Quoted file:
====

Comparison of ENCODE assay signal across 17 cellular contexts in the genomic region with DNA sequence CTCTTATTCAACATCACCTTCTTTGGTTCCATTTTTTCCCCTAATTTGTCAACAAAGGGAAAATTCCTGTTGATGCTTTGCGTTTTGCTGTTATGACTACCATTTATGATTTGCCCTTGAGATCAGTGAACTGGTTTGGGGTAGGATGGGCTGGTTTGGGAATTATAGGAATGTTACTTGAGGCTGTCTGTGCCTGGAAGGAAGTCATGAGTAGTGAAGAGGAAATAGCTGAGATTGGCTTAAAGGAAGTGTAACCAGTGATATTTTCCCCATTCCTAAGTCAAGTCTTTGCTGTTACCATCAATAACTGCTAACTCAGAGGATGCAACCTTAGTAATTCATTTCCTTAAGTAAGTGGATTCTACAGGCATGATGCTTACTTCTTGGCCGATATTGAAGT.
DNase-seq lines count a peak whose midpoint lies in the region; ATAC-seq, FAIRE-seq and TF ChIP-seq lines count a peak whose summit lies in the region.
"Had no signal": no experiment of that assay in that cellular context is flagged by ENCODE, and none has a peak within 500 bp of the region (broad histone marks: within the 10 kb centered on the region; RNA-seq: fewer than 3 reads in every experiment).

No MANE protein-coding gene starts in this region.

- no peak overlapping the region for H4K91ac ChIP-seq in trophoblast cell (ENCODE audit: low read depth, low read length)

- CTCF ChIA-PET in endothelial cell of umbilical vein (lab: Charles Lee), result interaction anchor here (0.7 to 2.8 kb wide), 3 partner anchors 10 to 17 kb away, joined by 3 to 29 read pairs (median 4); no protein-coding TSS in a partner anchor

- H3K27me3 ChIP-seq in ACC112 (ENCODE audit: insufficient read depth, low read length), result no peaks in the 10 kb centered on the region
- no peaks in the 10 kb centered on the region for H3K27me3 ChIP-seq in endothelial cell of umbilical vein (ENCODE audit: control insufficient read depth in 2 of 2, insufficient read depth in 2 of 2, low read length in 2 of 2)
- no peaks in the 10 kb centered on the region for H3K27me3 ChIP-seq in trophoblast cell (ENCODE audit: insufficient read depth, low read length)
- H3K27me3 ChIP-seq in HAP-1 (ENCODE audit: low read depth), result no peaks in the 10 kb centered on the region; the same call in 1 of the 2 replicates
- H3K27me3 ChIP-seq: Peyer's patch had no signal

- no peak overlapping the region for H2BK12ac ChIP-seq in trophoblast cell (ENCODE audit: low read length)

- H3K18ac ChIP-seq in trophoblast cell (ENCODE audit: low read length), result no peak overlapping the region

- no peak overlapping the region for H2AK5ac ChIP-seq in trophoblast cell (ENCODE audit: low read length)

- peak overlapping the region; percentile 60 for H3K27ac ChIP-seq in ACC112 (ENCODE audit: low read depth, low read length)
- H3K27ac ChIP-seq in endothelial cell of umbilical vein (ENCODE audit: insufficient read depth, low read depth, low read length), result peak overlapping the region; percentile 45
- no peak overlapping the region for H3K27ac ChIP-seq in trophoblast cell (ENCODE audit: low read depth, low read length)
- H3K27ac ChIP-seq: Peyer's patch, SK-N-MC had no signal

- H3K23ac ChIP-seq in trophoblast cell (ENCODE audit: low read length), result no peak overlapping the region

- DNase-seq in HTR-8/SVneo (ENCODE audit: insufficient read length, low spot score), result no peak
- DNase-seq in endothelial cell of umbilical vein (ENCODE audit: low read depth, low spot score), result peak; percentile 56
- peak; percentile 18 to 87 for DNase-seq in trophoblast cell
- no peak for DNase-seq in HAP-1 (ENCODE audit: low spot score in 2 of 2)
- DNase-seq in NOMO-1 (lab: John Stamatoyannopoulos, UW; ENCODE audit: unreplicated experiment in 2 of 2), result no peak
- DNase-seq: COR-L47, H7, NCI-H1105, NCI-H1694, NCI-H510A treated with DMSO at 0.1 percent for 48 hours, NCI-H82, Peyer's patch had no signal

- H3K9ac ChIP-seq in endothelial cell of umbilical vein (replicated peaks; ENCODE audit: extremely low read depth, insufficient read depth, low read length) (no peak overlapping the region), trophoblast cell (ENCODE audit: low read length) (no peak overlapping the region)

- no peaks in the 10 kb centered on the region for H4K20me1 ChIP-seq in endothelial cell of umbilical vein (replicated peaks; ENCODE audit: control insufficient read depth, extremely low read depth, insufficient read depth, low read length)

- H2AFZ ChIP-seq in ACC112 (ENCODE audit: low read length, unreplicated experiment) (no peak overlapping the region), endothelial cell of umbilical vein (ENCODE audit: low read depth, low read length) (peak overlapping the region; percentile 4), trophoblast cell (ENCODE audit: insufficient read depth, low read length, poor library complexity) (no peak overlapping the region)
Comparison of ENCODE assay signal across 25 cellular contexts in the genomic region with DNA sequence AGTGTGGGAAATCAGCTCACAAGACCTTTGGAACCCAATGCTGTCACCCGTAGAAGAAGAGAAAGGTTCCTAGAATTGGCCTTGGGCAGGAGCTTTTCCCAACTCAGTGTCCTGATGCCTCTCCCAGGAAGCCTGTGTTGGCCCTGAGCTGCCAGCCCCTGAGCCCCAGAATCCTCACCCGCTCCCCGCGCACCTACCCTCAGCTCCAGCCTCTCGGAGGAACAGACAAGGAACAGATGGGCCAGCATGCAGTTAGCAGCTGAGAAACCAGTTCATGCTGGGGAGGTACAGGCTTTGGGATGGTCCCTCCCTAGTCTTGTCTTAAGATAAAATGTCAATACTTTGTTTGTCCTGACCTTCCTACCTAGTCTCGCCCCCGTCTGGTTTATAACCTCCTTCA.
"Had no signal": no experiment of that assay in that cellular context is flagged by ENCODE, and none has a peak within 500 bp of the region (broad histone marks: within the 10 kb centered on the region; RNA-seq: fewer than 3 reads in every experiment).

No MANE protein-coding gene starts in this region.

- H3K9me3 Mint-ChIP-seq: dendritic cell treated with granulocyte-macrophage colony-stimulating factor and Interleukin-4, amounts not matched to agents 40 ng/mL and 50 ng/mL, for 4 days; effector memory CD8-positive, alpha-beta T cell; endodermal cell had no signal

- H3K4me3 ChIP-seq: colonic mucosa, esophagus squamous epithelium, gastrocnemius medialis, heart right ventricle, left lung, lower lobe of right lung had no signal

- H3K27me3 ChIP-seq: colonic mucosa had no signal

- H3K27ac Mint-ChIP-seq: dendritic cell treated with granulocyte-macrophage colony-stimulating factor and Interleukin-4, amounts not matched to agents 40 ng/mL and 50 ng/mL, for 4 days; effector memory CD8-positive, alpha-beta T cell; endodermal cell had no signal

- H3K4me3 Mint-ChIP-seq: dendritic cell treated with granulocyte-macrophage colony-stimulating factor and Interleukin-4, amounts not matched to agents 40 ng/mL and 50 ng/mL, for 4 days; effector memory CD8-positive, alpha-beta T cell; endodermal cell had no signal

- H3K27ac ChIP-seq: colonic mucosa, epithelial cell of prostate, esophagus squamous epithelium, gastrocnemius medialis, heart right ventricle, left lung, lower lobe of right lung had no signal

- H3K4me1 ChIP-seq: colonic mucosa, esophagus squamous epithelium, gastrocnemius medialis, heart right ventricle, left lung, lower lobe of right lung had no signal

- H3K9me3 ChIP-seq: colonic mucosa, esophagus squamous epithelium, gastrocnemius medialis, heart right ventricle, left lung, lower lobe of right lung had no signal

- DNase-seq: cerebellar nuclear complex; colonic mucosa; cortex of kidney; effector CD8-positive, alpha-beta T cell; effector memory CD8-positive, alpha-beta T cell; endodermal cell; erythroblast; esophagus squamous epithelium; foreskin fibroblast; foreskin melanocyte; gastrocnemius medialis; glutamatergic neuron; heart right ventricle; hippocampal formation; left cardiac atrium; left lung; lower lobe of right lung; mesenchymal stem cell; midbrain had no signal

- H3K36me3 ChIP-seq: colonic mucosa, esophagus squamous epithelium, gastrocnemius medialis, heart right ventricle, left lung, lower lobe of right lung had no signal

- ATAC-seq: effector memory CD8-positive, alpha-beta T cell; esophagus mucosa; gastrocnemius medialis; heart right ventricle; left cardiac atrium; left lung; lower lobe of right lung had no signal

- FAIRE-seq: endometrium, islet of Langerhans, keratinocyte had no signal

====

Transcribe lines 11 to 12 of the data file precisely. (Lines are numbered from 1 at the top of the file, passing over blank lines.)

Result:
- H3K27me3 ChIP-seq: Peyer's patch had no signal

- no peak overlapping the region for H2BK12ac ChIP-seq in trophoblast cell (ENCODE audit: low read length)